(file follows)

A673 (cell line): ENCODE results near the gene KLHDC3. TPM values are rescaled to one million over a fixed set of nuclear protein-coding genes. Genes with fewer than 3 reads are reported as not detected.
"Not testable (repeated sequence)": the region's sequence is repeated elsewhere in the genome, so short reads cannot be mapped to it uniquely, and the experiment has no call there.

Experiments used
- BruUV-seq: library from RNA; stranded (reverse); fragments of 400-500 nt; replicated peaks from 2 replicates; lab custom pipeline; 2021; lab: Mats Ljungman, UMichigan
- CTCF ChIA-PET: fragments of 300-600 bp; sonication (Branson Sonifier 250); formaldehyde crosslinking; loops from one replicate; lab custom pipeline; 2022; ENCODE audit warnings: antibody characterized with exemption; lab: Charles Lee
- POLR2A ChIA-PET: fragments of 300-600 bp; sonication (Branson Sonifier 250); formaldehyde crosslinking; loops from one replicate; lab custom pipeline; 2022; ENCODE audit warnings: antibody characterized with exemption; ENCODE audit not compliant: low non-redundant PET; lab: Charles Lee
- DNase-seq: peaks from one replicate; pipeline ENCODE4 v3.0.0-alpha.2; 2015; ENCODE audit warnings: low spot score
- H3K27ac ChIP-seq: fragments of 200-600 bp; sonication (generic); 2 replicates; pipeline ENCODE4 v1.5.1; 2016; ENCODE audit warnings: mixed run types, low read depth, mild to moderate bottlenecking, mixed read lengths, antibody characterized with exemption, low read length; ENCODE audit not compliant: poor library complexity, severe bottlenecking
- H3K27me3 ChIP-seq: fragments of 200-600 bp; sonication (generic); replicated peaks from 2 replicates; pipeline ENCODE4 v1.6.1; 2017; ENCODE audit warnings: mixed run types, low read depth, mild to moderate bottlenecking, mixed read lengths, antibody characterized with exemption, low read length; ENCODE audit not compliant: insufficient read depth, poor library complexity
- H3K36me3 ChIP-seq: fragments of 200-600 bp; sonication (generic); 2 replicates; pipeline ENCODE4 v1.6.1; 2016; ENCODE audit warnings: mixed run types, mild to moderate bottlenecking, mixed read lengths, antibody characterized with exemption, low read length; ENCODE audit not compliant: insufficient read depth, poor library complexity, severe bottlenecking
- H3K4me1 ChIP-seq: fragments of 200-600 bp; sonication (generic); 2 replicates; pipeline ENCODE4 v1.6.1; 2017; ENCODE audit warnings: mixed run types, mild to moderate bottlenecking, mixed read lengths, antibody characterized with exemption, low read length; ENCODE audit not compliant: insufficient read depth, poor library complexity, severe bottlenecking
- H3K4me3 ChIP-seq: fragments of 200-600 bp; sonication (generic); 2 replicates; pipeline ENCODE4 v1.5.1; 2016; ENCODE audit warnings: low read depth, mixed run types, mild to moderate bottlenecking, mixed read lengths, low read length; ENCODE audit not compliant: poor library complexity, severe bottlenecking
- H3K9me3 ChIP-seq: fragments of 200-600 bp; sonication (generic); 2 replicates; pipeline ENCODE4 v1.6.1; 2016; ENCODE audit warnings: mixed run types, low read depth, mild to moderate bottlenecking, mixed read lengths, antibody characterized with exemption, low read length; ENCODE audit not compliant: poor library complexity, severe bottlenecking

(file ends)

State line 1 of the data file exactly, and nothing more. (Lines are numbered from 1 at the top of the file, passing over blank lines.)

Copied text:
A673 (cell line): ENCODE results near the gene KLHDC3. TPM values are rescaled to one million over a fixed set of nuclear protein-coding genes. Genes with fewer than 3 reads are reported as not detected.